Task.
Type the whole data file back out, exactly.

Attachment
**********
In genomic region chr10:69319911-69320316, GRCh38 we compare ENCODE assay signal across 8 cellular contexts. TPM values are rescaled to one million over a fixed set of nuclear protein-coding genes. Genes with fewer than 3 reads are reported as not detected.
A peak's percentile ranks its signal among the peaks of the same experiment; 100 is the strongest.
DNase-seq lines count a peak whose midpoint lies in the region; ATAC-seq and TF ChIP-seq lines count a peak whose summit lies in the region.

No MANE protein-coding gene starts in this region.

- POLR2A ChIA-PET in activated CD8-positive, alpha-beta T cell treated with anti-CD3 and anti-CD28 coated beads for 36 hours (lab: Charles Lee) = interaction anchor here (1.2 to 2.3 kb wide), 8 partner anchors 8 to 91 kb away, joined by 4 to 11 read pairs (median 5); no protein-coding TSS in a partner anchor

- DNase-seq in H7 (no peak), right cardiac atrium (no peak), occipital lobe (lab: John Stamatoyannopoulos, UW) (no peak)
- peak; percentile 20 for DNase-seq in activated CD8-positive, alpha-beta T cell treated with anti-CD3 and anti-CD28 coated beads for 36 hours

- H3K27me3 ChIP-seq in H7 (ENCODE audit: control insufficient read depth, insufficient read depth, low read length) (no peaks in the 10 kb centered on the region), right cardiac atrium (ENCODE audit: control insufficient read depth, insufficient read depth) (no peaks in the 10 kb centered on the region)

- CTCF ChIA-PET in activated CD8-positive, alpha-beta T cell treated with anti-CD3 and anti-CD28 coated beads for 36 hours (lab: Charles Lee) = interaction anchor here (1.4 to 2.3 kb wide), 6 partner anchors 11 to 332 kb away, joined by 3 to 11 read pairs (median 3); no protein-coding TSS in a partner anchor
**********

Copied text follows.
In genomic region chr10:69319911-69320316, GRCh38 we compare ENCODE assay signal across 8 cellular contexts. TPM values are rescaled to one million over a fixed set of nuclear protein-coding genes. Genes with fewer than 3 reads are reported as not detected.
A peak's percentile ranks its signal among the peaks of the same experiment; 100 is the strongest.
DNase-seq lines count a peak whose midpoint lies in the region; ATAC-seq and TF ChIP-seq lines count a peak whose summit lies in the region.

No MANE protein-coding gene starts in this region.

- POLR2A ChIA-PET in activated CD8-positive, alpha-beta T cell treated with anti-CD3 and anti-CD28 coated beads for 36 hours (lab: Charles Lee) = interaction anchor here (1.2 to 2.3 kb wide), 8 partner anchors 8 to 91 kb away, joined by 4 to 11 read pairs (median 5); no protein-coding TSS in a partner anchor

- DNase-seq in H7 (no peak), right cardiac atrium (no peak), occipital lobe (lab: John Stamatoyannopoulos, UW) (no peak)
- peak; percentile 20 for DNase-seq in activated CD8-positive, alpha-beta T cell treated with anti-CD3 and anti-CD28 coated beads for 36 hours

- H3K27me3 ChIP-seq in H7 (ENCODE audit: control insufficient read depth, insufficient read depth, low read length) (no peaks in the 10 kb centered on the region), right cardiac atrium (ENCODE audit: control insufficient read depth, insufficient read depth) (no peaks in the 10 kb centered on the region)

- CTCF ChIA-PET in activated CD8-positive, alpha-beta T cell treated with anti-CD3 and anti-CD28 coated beads for 36 hours (lab: Charles Lee) = interaction anchor here (1.4 to 2.3 kb wide), 6 partner anchors 11 to 332 kb away, joined by 3 to 11 read pairs (median 3); no protein-coding TSS in a partner anchor